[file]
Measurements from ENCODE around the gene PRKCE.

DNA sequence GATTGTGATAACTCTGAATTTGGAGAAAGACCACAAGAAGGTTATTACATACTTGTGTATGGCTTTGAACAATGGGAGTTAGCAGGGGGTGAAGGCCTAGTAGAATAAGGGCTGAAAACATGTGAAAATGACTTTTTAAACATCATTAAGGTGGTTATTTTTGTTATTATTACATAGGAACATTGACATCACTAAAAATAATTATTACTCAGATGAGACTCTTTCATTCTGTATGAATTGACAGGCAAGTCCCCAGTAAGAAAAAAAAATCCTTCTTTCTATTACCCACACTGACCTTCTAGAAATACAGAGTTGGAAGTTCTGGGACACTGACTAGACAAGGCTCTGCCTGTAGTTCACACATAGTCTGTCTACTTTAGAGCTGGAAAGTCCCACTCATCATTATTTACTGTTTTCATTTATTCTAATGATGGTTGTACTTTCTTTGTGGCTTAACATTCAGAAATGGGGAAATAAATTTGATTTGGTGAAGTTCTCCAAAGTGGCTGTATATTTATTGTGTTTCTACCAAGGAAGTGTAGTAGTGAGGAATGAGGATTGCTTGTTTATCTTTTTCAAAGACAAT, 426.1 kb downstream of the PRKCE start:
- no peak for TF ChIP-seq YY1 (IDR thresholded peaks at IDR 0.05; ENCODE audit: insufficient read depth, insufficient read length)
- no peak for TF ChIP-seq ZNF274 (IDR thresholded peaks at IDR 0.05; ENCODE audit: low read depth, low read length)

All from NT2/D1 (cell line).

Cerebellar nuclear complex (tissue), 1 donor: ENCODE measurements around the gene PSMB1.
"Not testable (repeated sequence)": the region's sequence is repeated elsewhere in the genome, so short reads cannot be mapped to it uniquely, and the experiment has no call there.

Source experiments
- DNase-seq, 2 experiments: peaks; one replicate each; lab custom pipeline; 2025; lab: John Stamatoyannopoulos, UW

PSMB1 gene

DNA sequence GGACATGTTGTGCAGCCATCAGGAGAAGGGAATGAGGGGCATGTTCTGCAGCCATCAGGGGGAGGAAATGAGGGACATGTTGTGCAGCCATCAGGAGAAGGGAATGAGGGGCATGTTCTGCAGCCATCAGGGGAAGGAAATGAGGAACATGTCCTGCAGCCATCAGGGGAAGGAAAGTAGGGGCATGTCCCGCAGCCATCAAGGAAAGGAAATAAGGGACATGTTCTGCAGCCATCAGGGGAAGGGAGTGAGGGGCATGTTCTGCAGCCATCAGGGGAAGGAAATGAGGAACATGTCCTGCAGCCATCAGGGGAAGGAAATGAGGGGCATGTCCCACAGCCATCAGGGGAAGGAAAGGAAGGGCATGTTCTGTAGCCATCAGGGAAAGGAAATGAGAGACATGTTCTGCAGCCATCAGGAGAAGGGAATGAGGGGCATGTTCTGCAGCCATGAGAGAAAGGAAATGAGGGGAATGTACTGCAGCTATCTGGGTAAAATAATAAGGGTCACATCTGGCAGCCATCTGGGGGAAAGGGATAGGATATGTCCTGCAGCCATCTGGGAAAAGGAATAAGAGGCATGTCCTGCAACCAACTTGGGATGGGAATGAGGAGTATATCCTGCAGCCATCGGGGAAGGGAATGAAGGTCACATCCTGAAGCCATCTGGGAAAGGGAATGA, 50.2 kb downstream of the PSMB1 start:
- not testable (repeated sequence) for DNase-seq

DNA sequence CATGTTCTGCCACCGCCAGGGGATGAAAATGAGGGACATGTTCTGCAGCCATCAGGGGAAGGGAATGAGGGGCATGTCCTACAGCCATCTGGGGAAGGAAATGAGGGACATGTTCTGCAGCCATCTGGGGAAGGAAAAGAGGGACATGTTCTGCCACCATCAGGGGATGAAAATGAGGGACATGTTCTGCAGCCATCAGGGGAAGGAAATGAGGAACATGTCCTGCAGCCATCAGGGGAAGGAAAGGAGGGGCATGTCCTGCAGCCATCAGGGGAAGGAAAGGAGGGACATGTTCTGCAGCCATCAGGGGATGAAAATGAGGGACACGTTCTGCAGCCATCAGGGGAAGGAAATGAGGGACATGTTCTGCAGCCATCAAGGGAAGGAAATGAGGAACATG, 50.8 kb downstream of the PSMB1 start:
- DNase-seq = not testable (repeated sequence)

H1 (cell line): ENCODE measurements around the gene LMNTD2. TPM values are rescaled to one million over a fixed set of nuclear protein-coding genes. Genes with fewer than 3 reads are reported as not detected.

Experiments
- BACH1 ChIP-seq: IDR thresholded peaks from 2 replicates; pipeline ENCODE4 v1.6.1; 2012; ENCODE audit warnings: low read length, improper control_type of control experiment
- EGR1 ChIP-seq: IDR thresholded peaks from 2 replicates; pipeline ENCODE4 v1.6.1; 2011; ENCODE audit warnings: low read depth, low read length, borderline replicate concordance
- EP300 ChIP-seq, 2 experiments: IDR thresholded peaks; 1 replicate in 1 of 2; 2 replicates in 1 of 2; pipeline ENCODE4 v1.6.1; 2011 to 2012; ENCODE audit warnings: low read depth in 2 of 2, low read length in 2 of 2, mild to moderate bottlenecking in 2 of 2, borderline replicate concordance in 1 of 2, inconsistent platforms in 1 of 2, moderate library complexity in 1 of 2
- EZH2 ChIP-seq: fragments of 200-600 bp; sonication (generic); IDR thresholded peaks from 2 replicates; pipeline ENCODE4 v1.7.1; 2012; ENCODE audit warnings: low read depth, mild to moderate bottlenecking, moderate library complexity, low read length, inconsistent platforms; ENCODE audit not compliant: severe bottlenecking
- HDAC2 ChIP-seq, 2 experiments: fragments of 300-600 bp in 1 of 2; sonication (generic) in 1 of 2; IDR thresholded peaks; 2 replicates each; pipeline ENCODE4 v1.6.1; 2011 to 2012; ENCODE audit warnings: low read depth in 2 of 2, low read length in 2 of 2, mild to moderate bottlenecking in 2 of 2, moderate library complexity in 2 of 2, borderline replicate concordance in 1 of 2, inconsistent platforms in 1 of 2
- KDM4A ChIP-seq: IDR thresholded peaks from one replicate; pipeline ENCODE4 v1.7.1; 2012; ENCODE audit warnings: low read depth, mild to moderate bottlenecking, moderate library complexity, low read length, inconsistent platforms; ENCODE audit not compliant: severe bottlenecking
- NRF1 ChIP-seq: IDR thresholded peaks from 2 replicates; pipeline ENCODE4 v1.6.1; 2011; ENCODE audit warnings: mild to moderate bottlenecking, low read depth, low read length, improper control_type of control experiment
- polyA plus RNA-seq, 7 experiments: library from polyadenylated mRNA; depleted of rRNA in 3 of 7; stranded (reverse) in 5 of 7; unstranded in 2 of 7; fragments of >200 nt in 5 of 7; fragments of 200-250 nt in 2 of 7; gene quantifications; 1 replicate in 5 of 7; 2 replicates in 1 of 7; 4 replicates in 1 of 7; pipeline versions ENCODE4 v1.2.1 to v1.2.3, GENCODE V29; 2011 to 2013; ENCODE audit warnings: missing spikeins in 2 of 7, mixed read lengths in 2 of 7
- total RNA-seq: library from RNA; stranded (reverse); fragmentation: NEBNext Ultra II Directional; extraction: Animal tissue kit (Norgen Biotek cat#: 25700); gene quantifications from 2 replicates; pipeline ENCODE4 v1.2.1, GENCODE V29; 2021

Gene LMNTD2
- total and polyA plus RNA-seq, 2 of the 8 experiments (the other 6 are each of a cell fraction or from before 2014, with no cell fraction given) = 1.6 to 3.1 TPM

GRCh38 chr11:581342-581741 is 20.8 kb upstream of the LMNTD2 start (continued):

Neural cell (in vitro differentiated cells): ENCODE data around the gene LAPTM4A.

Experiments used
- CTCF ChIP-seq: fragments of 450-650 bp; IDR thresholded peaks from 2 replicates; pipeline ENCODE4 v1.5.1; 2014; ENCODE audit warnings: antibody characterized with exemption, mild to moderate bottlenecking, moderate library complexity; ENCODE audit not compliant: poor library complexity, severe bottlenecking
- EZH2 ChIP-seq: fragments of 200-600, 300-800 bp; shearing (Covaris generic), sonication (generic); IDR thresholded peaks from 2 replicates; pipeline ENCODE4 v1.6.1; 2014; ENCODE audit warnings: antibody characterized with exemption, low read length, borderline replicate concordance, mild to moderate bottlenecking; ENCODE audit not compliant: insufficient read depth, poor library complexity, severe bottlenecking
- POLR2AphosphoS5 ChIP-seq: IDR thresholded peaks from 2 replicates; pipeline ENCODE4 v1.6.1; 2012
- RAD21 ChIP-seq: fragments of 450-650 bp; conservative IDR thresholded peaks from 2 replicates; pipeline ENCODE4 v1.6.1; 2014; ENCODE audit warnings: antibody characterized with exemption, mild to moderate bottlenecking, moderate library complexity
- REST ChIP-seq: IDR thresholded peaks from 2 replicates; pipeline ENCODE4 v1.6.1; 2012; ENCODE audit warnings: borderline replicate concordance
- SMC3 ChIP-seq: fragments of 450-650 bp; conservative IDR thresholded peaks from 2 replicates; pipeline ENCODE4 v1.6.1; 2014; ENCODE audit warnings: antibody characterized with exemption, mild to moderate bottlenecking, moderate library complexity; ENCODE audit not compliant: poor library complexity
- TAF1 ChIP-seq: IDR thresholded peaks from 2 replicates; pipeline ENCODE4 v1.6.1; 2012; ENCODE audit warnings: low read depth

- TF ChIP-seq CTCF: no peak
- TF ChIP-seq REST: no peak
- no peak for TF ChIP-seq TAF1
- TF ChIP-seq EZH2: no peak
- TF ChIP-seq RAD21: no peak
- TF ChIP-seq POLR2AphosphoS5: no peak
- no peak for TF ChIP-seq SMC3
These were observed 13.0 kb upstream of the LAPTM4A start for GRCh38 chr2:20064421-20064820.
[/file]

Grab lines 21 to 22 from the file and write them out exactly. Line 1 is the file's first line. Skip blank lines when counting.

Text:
- HDAC2 ChIP-seq, 2 experiments: fragments of 300-600 bp in 1 of 2; sonication (generic) in 1 of 2; IDR thresholded peaks; 2 replicates each; pipeline ENCODE4 v1.6.1; 2011 to 2012; ENCODE audit warnings: low read depth in 2 of 2, low read length in 2 of 2, mild to moderate bottlenecking in 2 of 2, moderate library complexity in 2 of 2, borderline replicate concordance in 1 of 2, inconsistent platforms in 1 of 2
- KDM4A ChIP-seq: IDR thresholded peaks from one replicate; pipeline ENCODE4 v1.7.1; 2012; ENCODE audit warnings: low read depth, mild to moderate bottlenecking, moderate library complexity, low read length, inconsistent platforms; ENCODE audit not compliant: severe bottlenecking